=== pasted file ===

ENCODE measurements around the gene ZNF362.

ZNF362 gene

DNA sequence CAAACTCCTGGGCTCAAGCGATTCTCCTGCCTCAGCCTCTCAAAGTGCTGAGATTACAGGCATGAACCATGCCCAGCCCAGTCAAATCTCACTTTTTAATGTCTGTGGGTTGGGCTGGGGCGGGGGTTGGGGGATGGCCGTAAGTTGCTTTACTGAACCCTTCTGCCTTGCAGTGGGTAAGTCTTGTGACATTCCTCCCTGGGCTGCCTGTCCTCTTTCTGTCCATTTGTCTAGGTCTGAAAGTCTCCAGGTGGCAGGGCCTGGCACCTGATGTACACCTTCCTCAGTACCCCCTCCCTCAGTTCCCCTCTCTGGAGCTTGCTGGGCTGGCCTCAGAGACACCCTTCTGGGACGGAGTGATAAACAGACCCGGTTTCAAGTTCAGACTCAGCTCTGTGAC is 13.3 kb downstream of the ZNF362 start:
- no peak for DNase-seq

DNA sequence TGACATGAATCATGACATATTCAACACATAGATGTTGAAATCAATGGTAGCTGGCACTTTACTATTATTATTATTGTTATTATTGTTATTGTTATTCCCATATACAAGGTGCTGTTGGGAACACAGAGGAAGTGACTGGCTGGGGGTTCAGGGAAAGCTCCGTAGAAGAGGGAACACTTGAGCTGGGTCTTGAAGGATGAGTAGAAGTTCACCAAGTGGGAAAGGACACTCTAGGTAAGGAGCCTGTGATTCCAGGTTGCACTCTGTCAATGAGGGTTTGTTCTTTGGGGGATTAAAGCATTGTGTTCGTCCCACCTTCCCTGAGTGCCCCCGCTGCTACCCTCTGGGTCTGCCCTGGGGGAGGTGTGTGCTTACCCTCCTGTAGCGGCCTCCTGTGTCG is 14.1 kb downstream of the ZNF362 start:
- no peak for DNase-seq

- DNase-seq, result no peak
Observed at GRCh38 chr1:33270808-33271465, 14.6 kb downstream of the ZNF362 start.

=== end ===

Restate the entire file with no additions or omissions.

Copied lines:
ENCODE measurements around the gene ZNF362.

ZNF362 gene

DNA sequence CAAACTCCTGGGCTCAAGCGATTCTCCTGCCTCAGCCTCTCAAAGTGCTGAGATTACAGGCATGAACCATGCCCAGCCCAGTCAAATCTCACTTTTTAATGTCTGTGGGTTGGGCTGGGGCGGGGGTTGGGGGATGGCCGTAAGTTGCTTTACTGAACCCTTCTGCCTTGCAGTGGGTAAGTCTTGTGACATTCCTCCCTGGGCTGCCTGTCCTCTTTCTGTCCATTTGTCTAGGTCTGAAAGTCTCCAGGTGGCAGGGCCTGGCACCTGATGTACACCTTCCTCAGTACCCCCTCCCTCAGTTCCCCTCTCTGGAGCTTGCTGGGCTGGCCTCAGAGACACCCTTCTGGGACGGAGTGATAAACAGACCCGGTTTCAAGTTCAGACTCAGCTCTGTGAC is 13.3 kb downstream of the ZNF362 start:
- no peak for DNase-seq

DNA sequence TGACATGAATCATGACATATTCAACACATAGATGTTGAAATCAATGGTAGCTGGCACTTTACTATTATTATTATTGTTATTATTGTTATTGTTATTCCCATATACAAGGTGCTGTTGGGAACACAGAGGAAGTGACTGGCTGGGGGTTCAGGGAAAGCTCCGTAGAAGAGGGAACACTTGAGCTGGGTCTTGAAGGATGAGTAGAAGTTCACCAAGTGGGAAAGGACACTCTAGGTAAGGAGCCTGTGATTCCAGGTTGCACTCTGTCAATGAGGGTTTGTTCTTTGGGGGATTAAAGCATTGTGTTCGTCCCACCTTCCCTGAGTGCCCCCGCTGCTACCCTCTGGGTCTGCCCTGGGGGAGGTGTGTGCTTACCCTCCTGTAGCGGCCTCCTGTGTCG is 14.1 kb downstream of the ZNF362 start:
- no peak for DNase-seq

- DNase-seq, result no peak
Observed at GRCh38 chr1:33270808-33271465, 14.6 kb downstream of the ZNF362 start.